For the virtuosi, the coffeehouse became a site of intellectual discussion and debate, a site in which gentlemen virtuosi could at least superficially ignore the strict social distinctions present in the university or the great house. Coffeehouses became sites of political activity, and Cowan argues that participation in coffeehouse political debate could make or break political reputations. In the final chapters, Cowan sketches the coffeehouse as the locus of societal concern about various subversive political and social behaviors. Cowan outlines how the government and political elites regulated coffeehouses to control political foment and social degradation. In doing so, he seeks to problemitize the idea of the rise of the public sphere, showing that 17th century British society often supported a civil public life, not necessarily an open, democratic one.

Although the work is interesting and well researched, Cowan has a hard time shaking off the trappings of the original dissertation on which the work was based. He is heavy on the historiography, frequently invoking Jürgen Habermas as his philosophical foe. This deep engagement with the existing literature in the text, while perhaps appropriate for a dissertation, is distracting and unnecessary. There is also the problem of the scope of his study. It seems as if Cowan may have set out to write a history of the social aspects of the commoditization of coffee, and been carried away by his study of the virtuosi, which make up the most interesting and well-argued sections of the book. Narrowing the book to the topic of the social life of the virtuosi in the British coffeehouse, as well as reorganizing his chronologically and topically diffuse chapters would go a long way toward making this a more satisfying read.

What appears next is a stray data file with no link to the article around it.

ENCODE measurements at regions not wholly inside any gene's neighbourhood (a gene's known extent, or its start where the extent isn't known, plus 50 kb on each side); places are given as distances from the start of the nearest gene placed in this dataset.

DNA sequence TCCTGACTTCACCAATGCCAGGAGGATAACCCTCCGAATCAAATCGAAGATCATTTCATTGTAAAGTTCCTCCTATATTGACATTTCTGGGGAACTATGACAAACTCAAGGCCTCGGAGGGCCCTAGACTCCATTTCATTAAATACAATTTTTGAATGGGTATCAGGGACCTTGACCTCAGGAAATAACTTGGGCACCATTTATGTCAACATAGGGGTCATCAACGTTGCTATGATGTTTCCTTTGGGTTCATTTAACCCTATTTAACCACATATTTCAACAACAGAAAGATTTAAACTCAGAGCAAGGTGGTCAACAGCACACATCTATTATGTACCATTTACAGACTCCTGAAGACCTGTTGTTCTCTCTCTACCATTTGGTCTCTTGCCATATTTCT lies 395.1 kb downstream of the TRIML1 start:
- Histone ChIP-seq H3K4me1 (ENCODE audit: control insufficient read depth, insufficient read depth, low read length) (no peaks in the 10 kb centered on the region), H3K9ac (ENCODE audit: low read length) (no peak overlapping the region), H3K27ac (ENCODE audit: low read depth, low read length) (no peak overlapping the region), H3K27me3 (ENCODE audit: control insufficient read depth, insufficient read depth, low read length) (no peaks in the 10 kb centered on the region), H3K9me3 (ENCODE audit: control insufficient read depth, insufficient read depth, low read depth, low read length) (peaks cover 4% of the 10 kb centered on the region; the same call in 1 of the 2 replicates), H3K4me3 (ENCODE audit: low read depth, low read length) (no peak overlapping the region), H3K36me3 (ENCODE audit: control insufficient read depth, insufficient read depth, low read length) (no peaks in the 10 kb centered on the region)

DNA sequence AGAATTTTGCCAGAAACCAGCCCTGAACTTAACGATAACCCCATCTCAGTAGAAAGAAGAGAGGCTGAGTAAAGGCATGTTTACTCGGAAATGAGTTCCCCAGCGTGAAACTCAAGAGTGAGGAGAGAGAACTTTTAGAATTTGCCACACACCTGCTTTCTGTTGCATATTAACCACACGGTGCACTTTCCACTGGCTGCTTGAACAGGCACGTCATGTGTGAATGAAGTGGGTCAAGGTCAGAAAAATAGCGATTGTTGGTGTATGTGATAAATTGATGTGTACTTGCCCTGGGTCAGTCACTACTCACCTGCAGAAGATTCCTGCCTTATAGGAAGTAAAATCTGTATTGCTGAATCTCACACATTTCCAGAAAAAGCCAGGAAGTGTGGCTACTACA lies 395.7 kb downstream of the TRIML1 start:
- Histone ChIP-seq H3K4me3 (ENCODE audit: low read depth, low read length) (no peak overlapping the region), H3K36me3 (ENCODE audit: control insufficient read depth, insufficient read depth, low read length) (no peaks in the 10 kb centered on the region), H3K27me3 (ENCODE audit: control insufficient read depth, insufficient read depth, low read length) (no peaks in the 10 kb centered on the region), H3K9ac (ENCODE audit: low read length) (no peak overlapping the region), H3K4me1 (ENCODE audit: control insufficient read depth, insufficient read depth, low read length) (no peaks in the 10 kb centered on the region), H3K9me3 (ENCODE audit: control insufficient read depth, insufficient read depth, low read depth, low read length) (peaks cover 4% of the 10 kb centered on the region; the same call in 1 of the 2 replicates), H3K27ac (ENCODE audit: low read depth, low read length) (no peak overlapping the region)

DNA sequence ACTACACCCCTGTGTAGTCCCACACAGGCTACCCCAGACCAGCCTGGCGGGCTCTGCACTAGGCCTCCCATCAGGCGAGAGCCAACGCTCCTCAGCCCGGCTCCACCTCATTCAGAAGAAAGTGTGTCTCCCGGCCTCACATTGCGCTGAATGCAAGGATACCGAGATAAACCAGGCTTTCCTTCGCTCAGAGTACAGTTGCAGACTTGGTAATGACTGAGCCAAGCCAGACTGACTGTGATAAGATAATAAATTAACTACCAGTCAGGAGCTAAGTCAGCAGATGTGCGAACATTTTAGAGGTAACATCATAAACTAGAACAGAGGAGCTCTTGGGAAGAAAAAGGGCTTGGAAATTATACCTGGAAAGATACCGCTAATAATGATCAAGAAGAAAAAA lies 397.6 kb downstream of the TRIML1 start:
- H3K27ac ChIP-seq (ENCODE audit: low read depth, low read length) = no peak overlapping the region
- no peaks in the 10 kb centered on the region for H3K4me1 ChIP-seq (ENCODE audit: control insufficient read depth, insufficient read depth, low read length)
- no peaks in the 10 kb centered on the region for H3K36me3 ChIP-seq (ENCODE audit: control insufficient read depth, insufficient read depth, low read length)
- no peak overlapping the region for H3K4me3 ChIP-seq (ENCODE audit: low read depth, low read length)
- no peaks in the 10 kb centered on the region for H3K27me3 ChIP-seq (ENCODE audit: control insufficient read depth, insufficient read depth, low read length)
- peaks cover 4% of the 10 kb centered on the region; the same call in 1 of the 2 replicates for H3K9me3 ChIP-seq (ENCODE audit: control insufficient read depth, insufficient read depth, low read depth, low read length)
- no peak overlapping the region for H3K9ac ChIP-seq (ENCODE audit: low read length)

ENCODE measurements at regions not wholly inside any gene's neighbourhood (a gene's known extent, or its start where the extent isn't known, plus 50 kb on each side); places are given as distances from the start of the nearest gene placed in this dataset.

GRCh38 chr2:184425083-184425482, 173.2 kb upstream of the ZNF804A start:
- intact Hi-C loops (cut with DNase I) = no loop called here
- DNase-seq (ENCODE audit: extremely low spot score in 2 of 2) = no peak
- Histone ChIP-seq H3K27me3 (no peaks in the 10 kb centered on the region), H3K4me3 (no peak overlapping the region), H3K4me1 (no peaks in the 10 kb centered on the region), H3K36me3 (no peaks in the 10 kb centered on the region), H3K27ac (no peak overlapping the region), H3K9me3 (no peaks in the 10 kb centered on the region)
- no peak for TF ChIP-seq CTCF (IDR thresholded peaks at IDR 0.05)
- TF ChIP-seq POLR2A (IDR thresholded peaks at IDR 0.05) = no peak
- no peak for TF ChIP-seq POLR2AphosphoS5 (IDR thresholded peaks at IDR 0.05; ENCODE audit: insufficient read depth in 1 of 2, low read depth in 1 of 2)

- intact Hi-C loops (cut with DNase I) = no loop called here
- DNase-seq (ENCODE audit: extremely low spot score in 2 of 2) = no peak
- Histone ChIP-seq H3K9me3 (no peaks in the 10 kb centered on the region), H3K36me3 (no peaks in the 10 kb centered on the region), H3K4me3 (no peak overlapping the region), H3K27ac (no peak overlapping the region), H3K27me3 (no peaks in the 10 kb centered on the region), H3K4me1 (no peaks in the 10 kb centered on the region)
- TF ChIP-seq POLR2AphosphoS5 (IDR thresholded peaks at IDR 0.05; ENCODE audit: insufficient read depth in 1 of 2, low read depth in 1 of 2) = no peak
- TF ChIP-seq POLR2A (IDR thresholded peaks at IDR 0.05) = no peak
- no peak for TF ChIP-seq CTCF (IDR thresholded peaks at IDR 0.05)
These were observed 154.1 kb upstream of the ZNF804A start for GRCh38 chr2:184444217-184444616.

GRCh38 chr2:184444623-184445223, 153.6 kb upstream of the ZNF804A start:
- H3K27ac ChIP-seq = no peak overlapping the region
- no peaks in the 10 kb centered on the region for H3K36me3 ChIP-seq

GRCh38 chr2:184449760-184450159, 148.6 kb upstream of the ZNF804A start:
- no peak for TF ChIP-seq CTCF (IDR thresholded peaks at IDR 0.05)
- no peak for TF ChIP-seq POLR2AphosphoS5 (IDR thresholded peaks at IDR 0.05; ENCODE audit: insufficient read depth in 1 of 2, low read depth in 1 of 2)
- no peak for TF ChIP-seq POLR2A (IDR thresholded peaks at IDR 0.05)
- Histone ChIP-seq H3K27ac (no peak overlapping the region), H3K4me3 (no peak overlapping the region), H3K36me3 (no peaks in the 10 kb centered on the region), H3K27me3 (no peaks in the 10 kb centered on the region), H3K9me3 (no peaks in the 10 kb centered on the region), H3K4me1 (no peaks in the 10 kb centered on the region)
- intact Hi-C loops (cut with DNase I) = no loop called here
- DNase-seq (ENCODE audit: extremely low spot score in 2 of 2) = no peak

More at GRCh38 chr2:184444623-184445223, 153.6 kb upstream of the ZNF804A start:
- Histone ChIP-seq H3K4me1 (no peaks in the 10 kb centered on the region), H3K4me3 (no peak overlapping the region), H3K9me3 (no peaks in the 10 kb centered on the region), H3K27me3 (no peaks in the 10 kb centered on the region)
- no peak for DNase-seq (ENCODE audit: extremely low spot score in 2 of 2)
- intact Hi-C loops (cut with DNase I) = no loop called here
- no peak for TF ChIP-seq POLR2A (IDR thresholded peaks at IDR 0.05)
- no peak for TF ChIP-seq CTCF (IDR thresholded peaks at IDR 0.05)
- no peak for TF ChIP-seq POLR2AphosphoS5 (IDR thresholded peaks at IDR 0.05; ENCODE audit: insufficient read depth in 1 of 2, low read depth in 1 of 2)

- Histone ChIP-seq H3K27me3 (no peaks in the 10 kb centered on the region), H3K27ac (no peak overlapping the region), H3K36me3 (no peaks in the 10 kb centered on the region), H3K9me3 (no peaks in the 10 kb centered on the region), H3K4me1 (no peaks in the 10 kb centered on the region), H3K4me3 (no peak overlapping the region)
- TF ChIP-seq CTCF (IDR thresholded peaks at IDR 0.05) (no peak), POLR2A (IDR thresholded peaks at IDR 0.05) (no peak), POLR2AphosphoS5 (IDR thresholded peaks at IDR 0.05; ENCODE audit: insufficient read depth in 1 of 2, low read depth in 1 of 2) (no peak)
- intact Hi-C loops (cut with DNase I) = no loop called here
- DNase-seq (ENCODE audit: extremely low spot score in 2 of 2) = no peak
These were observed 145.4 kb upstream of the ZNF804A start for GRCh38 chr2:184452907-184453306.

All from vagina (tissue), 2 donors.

Despite its shortcomings, Cowan's work leaves open many avenues into which future historians might delve, including a deeper exploration of the xenophobia leveled at coffeehouse culture, an exploration of the homosocial aspects of the virtuosi and coffeehouses, and a study of the commercial mechanisms that made these coffeehouses possible and profitable.
7 of 7 people found the following review helpful
5.0 out of 5 stars Great book to enjoy with your coffee 15 Oct 2007
By P. Stern - Published on
Format:Hardcover|Verified Purchase
What a terrific little monograph! Cowan has written a fascinating book on the emergence of the British coffee-house. He has interesting things to say on many topics -- including trade, "politeness," and the history of free speech. His writing is lively and mercifully free from jargon (I could count on one hand the number of times the word "discourse" appears in the book). Above all he has in abundance the historian's foremost virtue: the ability to make accurate, felicitious generalizations about the past. I recommend the book to anyone interested in the history of consumerism or early modern Britain.